The limit here is at 1.500 characters.
I think there no limit. Really. I made a test with up to 2.400.000 characters without any problems. The only thing that I would mention – do not exaggerate it as I did, because the performance suffers quite a lot.
Microsoft further advises that there are several polyfills and libraries which will implement promises to IE. But they don’t tell you how do this in an effective way.
As you don’t want to add and load superfluous libraries, you have to detect if the browser has promises implemented. In my first approach I used modernizr. 2KB more just for detection. That is not what I wanted and searched for a plain js solution and found it at stackoverflow.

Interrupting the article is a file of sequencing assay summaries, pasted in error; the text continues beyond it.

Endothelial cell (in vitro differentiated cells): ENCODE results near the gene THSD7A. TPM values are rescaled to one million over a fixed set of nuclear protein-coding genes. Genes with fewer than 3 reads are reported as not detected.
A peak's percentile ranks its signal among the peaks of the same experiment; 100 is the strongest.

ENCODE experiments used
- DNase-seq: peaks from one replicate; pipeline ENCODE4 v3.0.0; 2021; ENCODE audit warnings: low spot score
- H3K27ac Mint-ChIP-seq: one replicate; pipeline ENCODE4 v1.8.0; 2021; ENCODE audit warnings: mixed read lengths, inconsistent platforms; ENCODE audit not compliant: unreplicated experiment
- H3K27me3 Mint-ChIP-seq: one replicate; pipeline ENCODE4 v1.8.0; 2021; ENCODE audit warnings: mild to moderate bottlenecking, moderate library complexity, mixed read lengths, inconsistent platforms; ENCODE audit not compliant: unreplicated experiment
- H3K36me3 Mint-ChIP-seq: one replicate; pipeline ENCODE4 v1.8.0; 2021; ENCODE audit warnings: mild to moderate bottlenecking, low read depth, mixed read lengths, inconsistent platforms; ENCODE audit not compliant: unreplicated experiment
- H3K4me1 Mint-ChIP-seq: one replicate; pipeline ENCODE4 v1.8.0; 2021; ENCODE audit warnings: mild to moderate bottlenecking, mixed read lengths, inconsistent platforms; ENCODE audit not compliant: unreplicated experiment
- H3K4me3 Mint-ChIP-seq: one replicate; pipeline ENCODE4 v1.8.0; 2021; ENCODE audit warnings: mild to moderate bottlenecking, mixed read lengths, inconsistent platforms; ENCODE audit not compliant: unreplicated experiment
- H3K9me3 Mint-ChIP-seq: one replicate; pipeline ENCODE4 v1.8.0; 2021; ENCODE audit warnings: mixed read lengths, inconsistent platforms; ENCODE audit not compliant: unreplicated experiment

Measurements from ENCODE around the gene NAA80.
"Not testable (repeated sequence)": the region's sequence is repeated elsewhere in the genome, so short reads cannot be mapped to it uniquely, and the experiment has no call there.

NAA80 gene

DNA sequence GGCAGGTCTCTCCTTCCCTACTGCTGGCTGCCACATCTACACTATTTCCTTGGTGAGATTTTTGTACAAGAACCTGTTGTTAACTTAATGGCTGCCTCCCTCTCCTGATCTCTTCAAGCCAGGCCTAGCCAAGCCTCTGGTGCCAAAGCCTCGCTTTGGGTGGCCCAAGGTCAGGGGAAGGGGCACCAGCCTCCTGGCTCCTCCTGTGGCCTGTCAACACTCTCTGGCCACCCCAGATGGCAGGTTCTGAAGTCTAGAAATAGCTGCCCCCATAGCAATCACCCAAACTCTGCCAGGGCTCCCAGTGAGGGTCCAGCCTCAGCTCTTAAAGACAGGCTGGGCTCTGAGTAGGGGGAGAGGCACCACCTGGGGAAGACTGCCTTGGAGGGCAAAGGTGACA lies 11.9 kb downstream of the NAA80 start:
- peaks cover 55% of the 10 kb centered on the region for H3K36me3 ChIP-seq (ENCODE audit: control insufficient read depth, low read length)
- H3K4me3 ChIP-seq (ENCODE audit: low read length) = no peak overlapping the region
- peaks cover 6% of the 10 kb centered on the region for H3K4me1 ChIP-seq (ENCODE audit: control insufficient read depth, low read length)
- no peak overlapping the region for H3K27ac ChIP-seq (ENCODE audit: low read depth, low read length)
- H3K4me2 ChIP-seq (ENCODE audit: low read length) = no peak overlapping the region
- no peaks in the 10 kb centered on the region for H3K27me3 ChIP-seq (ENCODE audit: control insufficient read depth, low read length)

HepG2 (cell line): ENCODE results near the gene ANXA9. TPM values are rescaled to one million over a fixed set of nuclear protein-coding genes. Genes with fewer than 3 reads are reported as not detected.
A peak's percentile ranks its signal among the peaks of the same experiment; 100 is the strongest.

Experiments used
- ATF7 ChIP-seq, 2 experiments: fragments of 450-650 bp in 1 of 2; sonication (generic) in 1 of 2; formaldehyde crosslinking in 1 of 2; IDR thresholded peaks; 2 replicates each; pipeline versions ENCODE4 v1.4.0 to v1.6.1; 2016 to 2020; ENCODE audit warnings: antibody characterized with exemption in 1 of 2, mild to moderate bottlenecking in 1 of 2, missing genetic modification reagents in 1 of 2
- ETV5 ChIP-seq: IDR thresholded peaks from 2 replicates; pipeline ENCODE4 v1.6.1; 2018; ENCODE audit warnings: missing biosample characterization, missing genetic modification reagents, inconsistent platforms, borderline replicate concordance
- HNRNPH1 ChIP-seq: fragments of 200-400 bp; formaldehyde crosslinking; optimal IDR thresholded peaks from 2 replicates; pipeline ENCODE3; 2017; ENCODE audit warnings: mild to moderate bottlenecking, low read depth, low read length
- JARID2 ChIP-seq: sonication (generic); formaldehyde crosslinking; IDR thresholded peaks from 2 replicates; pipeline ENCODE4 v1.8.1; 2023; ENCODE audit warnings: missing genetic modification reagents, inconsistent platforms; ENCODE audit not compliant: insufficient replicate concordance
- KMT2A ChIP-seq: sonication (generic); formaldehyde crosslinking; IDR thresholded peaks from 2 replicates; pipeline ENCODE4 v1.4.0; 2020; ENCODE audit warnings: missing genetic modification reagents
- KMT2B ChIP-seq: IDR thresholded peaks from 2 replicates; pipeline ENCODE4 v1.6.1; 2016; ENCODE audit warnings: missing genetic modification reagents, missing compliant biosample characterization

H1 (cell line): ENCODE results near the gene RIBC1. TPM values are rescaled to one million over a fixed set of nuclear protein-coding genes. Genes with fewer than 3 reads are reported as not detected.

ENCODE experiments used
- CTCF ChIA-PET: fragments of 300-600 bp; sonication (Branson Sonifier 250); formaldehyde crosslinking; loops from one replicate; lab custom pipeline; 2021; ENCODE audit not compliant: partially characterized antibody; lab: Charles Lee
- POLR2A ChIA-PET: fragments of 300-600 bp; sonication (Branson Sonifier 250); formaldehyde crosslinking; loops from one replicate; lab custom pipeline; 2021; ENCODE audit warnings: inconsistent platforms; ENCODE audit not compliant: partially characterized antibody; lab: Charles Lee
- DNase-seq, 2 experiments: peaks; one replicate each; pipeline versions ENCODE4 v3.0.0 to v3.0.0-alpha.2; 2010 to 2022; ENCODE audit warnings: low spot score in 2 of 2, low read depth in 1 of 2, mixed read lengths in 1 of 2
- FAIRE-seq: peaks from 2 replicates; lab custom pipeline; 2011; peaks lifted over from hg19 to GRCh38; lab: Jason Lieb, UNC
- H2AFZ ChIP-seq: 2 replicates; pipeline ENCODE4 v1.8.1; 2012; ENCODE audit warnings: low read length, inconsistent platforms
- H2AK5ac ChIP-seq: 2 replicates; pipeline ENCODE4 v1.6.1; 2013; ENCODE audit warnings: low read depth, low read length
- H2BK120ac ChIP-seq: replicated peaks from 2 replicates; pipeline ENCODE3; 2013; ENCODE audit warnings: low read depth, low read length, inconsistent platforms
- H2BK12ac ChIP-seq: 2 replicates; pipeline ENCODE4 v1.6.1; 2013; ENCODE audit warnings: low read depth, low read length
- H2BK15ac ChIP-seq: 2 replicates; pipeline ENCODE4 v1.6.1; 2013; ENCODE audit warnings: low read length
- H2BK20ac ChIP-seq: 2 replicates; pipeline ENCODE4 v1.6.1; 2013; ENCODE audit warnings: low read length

if(typeof Promise !== "undefined" && Promise.toString().indexOf("[native code]") !== -1)
//Your browser is unsuspecting, paste your polyfill or library here.
Agony of choice
Now that we can detect if the browser has implemented promises or not, which polyfill or library should we implement additional? My decision fellt on the smallest possible solution I found – ‘ES6 Promise polyfill’ with only 2KB.
Today I stumbled over the meaning and purpose of the “ImportSequenceNumber” field in Dynamics 365 (or Dynamics CRM, If you have not got used to it like me).
The ImportSequenceNumber field itself
It’s an integer field that is reachable through the field list in a solution. It is searchable but you are not able to add it to a form.
Every import in Dynamics 365 is numbered with an ascending number which is globally stored in the “Organization.CurrentImportSequenceNumber” attribute. Every record created during an import gets this number as value for the ImportSequenceNumber field.
By this way Dynamics 365 can show you all records that are created during an specific import or let you delete all records created by an import.